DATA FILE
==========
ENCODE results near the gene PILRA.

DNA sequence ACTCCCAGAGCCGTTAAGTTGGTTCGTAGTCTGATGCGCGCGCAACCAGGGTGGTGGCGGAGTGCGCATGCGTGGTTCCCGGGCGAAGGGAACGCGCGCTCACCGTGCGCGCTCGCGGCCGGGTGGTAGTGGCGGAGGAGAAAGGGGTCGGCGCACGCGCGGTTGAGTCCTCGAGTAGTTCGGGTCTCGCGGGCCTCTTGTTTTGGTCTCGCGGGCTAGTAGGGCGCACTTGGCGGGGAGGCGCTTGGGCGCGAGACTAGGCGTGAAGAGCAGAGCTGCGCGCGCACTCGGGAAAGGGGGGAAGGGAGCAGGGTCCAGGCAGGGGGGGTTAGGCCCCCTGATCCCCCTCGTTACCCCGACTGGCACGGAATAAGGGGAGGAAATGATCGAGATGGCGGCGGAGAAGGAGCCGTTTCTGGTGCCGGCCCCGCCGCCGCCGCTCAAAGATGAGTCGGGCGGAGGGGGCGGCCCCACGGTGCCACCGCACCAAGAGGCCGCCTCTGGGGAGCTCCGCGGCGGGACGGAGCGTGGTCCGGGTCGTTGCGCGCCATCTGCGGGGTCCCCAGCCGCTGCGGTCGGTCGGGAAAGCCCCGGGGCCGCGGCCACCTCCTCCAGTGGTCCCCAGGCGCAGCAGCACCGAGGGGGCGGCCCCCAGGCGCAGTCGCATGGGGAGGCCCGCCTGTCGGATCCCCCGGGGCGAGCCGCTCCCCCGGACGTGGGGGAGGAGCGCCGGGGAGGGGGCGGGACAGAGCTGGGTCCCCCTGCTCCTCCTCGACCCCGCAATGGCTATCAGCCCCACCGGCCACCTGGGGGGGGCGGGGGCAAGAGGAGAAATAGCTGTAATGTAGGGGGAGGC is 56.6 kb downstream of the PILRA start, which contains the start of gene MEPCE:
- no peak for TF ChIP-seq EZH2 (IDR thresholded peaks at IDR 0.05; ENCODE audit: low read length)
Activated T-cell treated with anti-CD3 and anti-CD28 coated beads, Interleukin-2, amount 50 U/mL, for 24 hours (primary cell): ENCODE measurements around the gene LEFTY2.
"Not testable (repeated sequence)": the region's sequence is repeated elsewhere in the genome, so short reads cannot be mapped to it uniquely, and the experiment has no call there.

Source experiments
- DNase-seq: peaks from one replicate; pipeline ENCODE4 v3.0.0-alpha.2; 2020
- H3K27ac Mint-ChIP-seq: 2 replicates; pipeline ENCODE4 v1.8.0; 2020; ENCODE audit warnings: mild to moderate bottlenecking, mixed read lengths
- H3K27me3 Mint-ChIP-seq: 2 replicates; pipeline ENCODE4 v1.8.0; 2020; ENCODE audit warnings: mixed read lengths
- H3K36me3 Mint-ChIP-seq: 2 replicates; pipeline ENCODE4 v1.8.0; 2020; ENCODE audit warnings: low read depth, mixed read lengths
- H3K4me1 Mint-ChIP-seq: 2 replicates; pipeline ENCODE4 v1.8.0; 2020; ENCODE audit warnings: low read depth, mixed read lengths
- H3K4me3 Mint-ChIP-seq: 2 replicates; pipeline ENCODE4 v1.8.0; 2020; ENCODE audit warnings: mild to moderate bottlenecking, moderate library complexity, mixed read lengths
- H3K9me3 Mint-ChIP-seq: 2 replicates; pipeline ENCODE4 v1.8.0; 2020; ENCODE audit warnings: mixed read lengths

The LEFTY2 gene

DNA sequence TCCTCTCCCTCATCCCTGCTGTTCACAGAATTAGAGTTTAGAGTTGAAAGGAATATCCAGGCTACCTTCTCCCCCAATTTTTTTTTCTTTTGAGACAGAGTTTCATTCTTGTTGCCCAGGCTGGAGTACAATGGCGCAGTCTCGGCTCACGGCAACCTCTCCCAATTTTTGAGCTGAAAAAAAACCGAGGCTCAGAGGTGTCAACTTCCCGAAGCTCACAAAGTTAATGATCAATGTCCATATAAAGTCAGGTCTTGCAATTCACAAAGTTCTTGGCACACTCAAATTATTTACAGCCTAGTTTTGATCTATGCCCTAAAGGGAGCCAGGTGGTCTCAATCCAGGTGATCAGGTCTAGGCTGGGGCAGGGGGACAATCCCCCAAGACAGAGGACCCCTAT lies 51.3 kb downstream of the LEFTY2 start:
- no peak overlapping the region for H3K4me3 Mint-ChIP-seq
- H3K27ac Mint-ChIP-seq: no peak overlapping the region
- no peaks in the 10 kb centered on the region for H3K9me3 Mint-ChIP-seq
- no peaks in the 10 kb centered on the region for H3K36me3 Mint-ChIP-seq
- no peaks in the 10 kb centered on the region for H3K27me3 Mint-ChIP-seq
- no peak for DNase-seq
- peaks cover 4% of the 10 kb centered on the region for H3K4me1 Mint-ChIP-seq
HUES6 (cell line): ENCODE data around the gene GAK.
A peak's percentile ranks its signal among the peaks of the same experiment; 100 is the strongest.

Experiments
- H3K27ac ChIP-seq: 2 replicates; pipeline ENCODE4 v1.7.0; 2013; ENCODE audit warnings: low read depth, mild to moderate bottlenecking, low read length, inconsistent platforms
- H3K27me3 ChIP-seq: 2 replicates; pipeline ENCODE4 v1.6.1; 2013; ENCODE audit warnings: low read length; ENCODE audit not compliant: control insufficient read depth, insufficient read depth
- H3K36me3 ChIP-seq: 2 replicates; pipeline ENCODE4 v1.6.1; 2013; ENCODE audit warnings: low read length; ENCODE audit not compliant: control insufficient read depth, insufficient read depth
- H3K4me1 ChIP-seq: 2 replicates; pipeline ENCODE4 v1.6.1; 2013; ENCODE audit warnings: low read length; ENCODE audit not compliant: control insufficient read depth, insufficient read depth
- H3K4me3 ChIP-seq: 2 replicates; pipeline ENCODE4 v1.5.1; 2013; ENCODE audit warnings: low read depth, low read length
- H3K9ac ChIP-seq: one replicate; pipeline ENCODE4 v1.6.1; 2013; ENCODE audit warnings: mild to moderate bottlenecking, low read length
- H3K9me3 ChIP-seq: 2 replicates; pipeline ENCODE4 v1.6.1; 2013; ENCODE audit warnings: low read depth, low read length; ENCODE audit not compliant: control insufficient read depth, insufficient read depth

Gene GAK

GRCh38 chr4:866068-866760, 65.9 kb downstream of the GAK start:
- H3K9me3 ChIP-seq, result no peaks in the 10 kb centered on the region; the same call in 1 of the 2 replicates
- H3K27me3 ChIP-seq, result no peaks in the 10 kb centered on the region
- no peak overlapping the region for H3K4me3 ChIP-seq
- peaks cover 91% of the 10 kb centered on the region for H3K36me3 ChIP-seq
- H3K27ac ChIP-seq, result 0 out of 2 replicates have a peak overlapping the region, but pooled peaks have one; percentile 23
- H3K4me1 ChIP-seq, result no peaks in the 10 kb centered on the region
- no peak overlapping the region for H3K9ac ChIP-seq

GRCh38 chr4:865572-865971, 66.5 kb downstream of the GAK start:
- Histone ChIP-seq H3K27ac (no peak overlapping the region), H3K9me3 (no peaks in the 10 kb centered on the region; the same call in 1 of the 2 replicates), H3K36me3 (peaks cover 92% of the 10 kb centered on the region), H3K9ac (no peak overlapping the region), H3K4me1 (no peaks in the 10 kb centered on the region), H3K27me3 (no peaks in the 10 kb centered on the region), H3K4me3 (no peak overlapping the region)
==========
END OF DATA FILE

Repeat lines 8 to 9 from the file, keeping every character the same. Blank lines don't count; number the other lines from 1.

- H3K27ac Mint-ChIP-seq: 2 replicates; pipeline ENCODE4 v1.8.0; 2020; ENCODE audit warnings: mild to moderate bottlenecking, mixed read lengths
- H3K27me3 Mint-ChIP-seq: 2 replicates; pipeline ENCODE4 v1.8.0; 2020; ENCODE audit warnings: mixed read lengths